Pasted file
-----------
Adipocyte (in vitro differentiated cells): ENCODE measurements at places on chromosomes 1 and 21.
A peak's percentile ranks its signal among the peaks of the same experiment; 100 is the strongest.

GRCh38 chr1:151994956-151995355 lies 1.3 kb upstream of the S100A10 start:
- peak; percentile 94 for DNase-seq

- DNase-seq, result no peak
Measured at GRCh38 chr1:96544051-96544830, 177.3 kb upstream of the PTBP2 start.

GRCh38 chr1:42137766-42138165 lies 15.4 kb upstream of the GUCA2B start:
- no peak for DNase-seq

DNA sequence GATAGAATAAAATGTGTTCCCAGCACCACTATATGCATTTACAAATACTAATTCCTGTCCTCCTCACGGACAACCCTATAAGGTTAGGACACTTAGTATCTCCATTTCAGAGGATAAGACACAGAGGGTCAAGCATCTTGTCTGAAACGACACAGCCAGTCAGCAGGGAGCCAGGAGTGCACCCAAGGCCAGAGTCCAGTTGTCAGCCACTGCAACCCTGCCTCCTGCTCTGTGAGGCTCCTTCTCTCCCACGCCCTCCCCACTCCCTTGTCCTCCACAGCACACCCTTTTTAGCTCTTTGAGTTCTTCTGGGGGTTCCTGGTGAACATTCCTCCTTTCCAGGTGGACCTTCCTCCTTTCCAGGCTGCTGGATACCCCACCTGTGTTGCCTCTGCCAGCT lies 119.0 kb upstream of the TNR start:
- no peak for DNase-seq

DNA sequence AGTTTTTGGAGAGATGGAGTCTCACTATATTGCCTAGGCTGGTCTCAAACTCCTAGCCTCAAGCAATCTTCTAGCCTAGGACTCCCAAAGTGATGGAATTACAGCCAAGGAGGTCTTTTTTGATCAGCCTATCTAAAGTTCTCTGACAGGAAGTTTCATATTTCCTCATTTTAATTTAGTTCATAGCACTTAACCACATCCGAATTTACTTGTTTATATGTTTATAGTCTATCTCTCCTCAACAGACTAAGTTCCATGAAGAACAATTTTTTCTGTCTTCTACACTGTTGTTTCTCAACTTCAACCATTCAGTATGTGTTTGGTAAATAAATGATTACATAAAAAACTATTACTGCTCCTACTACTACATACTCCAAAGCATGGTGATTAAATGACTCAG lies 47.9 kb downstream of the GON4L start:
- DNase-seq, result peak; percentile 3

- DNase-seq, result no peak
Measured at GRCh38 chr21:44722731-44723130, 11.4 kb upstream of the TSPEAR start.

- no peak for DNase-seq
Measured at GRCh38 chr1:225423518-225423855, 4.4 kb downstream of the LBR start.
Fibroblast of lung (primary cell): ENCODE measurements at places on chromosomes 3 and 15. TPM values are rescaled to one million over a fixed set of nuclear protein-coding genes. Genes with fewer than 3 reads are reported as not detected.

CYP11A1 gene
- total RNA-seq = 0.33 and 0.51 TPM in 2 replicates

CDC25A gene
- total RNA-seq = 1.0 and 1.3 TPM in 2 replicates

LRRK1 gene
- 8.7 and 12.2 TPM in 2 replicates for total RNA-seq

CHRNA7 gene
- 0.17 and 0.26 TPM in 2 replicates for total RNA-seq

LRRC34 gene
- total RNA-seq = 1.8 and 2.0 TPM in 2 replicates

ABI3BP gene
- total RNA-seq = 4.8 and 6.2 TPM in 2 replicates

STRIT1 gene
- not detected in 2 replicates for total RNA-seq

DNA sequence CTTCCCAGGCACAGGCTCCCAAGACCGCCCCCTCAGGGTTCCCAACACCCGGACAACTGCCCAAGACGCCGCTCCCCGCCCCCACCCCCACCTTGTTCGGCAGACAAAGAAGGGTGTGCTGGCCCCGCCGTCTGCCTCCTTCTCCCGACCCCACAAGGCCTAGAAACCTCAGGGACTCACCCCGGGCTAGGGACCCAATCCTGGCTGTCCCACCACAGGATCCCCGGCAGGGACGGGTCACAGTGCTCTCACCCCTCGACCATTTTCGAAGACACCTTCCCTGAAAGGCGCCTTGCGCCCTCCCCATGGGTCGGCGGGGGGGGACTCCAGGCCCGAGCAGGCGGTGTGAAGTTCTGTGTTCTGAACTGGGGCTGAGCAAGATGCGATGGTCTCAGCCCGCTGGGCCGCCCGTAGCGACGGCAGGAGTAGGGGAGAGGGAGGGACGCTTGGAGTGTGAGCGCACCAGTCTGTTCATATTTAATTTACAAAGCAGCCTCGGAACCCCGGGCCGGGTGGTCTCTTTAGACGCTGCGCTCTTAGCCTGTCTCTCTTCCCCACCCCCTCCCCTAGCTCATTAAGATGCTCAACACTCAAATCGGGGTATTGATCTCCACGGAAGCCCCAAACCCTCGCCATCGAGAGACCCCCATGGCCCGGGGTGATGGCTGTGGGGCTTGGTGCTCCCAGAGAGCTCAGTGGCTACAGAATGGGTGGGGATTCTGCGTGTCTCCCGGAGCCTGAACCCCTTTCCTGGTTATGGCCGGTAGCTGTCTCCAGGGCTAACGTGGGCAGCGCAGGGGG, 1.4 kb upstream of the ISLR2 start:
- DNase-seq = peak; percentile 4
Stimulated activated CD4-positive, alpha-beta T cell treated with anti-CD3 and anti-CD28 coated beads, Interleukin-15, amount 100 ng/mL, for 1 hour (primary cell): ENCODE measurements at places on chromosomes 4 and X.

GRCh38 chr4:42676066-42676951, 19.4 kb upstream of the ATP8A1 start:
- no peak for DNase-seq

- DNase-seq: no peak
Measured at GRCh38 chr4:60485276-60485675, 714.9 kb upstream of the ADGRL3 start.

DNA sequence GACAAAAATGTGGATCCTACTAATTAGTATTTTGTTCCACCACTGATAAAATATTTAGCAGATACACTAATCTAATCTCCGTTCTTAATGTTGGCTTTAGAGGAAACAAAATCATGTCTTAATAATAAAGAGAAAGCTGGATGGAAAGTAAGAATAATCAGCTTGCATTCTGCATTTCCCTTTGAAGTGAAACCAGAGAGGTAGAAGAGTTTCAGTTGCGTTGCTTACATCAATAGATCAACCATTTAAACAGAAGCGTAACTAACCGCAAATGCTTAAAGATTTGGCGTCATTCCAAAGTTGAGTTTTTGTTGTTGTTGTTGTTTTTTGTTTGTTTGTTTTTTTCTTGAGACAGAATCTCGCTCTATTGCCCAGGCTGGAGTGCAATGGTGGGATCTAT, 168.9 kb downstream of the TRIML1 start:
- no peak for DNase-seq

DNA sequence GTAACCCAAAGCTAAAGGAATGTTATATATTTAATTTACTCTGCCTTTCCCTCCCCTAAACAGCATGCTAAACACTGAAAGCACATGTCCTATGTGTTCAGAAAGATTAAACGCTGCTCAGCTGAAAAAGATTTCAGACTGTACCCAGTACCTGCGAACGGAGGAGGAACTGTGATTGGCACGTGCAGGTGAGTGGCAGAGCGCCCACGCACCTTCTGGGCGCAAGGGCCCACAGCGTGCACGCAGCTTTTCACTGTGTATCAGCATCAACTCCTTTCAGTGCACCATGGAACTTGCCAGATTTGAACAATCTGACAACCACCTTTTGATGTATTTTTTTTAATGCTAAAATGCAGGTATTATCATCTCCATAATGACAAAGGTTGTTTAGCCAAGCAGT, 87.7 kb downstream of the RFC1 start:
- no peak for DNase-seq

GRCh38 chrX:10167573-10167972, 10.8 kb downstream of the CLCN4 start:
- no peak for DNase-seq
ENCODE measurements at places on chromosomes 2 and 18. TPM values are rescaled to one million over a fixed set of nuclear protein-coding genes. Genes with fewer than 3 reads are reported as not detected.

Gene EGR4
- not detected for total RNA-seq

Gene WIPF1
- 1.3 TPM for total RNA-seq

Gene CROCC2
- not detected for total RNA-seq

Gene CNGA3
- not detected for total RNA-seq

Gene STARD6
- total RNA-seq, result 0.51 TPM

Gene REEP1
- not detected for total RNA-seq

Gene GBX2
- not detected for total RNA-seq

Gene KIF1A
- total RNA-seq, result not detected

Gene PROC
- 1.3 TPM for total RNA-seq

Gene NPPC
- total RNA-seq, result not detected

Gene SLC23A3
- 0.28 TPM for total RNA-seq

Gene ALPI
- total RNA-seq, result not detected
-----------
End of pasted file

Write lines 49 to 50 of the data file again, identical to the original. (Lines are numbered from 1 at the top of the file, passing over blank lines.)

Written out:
- 1.3 TPM for total RNA-seq

Gene CROCC2